Putting Together Your Effective Resume

CVs Versus Resumes – Know the Difference!

When you uncover a job opportunity that aligns with your skills, you will need to put together a resume to include with your application — and a resume is NOT a CV!

Many academic positions require a CV from candidates — but for almost every other job, especially industrial jobs, you will be writing a resume.

What Should The Resume Do?
The purpose of a resume is not to get you a job — it is to get you an interview.  You have the top half of the first page to get the hiring staff's attention, so you need connect the dots as clearly and concisely as possible between your own skills and those described in the job description.

You should also be prepared to write a separate resume for each job you apply for. 

What Makes a Resume Effective?
An effective resume draws specific attention to your skills, rather than titles or degree information. Therefore a skills based resume is the best format for communicating relevant information to an employer.  

For a 5-minute tutorial on turning a standard CV into a Skills-Based Resume, click on the link below.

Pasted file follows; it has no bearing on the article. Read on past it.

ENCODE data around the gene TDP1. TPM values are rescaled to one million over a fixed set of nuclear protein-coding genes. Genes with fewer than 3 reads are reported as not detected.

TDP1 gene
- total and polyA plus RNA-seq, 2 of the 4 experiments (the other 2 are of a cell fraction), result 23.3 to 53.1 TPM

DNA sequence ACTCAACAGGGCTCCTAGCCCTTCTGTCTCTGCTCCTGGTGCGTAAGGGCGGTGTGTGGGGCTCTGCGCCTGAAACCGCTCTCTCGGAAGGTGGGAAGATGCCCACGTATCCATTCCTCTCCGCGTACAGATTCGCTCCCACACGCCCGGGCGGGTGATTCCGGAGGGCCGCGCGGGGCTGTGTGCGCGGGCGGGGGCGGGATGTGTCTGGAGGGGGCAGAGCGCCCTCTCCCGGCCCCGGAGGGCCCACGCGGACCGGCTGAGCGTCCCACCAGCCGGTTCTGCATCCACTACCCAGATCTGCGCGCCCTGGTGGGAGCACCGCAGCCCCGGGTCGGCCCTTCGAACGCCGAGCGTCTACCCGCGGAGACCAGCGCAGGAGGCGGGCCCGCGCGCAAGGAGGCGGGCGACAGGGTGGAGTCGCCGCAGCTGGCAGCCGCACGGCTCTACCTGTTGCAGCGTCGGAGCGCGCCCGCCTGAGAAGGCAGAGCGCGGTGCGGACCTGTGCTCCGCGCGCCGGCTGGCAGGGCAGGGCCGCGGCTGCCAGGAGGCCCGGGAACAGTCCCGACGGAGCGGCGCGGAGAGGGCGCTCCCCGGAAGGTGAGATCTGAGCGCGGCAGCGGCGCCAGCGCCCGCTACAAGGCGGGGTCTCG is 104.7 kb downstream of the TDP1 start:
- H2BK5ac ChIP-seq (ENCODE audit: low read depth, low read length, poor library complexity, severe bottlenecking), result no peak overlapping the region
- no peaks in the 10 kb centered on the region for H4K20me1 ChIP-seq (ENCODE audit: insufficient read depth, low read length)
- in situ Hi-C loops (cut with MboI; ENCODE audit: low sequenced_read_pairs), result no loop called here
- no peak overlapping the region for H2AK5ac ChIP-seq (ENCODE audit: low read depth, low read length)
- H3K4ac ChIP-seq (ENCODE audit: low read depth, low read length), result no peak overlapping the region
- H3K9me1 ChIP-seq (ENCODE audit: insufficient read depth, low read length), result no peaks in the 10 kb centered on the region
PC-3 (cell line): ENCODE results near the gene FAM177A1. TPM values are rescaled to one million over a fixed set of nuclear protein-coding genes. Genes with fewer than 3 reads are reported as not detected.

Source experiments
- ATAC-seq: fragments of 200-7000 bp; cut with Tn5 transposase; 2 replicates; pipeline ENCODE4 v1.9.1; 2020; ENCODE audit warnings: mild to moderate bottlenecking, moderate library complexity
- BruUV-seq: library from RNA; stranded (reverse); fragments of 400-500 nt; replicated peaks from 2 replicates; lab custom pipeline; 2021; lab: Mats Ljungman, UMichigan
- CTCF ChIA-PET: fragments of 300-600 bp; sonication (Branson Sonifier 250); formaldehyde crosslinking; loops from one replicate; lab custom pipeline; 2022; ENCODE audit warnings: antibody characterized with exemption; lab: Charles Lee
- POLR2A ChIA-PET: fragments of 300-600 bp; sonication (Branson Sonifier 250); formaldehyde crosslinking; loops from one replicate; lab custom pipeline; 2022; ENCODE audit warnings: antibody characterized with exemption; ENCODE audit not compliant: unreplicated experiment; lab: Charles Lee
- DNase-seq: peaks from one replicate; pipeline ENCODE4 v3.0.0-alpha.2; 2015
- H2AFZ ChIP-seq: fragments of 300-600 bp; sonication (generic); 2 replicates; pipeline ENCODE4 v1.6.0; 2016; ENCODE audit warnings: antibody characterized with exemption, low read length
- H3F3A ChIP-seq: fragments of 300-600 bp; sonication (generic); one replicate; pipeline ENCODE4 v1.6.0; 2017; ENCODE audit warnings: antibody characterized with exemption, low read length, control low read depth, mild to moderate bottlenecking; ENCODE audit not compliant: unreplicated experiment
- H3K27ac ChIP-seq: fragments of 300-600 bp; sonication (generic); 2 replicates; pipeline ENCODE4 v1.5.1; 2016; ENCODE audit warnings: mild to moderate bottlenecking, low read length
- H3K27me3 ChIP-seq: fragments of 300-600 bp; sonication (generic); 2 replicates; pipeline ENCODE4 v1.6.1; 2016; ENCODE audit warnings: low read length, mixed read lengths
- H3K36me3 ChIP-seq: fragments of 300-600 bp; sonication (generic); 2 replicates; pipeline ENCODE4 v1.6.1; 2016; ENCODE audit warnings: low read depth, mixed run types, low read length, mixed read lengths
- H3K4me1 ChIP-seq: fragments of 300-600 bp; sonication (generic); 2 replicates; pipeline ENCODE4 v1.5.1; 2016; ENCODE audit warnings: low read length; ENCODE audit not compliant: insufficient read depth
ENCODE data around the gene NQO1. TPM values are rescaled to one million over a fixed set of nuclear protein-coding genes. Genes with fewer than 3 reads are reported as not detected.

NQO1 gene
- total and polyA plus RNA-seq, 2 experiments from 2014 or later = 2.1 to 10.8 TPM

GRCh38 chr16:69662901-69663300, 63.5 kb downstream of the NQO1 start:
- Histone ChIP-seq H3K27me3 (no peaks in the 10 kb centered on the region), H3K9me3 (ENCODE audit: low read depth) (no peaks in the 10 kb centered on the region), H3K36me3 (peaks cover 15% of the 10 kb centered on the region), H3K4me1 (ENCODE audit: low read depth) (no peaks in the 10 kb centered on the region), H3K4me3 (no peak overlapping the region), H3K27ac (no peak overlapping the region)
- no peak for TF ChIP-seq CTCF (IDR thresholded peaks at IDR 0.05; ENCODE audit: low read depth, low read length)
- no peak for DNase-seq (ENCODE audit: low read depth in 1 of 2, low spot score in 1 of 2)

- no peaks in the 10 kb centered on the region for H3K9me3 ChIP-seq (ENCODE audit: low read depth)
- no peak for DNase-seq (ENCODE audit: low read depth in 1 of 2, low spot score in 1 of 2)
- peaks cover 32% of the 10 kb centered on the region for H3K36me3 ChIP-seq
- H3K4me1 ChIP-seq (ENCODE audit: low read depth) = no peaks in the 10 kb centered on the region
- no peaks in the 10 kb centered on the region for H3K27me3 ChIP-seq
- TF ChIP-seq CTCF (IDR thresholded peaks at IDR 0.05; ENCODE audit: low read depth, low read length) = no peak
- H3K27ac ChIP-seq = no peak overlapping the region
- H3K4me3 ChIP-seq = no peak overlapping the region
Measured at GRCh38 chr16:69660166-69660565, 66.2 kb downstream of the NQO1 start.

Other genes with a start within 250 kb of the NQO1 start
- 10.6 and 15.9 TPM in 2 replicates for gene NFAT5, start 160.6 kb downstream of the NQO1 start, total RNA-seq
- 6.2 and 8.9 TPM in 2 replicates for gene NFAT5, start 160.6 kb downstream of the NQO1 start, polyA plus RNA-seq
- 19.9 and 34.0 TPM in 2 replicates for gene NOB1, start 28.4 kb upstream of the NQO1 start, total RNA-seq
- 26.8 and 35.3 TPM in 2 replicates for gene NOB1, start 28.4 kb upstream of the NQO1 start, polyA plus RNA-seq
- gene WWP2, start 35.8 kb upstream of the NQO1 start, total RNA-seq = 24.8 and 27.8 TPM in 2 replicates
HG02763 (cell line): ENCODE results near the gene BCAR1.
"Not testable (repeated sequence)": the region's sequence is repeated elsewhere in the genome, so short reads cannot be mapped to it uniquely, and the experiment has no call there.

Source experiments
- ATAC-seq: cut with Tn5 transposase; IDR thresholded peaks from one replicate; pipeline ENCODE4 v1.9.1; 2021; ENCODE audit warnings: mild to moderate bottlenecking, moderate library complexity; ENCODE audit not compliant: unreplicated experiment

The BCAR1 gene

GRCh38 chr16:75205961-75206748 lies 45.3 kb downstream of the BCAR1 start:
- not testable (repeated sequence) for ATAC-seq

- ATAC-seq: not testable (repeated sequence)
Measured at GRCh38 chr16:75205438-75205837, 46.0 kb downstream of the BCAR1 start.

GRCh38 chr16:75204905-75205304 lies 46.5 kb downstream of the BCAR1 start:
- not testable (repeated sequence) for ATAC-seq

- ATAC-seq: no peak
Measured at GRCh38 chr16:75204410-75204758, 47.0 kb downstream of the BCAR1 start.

APS Webinette: How to Write An Effective Resume

The Difference At A Glance
CVs are:
  • comprehensive - they include most professional relevant details of your life
  • general - they do not specifically emphasize a particular area of experience or expertise
  • lengthy - a CV can be several pages long
Resumes are:
  • limited - they describe a limited subset of your expertise
  • focused - they include skills and experiences that are relevant to a specific job description
  • short - ideally a resume is one page long (two pages maximum)

Cover Letters

Contrary to what you may have heard, the cover letter is an extremely important part of your job application packet. Cover letters are your opportunity to reiterate the ways your experience and skills qualify you for the job, and to challenge employers' preconceived notions of you.  They are also a perfect way to address details of your resume which may look strange to an employer--such as employment gaps, or a background which is quite different from the one being sought in the job description.  

So compose your cover letters with the same care and consideration as you would put towards your resume or CV.  Because nothing will turn an employer off more quickly than a poorly written or bland cover letter.

For some more great advice on writing a compelling resume or CV, check out the following clip from Peter Fiske's webinar Putting Your Science to Work.


APS Webinette: Putting Your Science to Work - Resumes and Cover Letters